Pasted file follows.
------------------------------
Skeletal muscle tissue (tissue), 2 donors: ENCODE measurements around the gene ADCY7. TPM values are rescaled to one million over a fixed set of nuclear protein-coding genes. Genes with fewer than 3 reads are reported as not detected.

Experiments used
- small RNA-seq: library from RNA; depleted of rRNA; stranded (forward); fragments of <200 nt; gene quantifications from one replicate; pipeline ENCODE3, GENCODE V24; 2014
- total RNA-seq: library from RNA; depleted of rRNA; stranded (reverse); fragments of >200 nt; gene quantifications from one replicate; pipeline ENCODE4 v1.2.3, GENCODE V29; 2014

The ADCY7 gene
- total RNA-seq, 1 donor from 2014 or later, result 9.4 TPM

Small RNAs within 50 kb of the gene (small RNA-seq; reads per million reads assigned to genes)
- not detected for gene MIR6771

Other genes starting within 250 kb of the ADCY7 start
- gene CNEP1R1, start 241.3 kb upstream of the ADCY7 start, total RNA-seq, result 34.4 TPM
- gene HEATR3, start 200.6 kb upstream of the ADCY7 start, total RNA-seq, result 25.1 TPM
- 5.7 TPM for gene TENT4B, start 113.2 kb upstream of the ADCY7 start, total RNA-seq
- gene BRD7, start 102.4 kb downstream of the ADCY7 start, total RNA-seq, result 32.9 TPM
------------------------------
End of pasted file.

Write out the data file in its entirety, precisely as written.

Skeletal muscle tissue (tissue), 2 donors: ENCODE measurements around the gene ADCY7. TPM values are rescaled to one million over a fixed set of nuclear protein-coding genes. Genes with fewer than 3 reads are reported as not detected.

Experiments used
- small RNA-seq: library from RNA; depleted of rRNA; stranded (forward); fragments of <200 nt; gene quantifications from one replicate; pipeline ENCODE3, GENCODE V24; 2014
- total RNA-seq: library from RNA; depleted of rRNA; stranded (reverse); fragments of >200 nt; gene quantifications from one replicate; pipeline ENCODE4 v1.2.3, GENCODE V29; 2014

The ADCY7 gene
- total RNA-seq, 1 donor from 2014 or later, result 9.4 TPM

Small RNAs within 50 kb of the gene (small RNA-seq; reads per million reads assigned to genes)
- not detected for gene MIR6771

Other genes starting within 250 kb of the ADCY7 start
- gene CNEP1R1, start 241.3 kb upstream of the ADCY7 start, total RNA-seq, result 34.4 TPM
- gene HEATR3, start 200.6 kb upstream of the ADCY7 start, total RNA-seq, result 25.1 TPM
- 5.7 TPM for gene TENT4B, start 113.2 kb upstream of the ADCY7 start, total RNA-seq
- gene BRD7, start 102.4 kb downstream of the ADCY7 start, total RNA-seq, result 32.9 TPM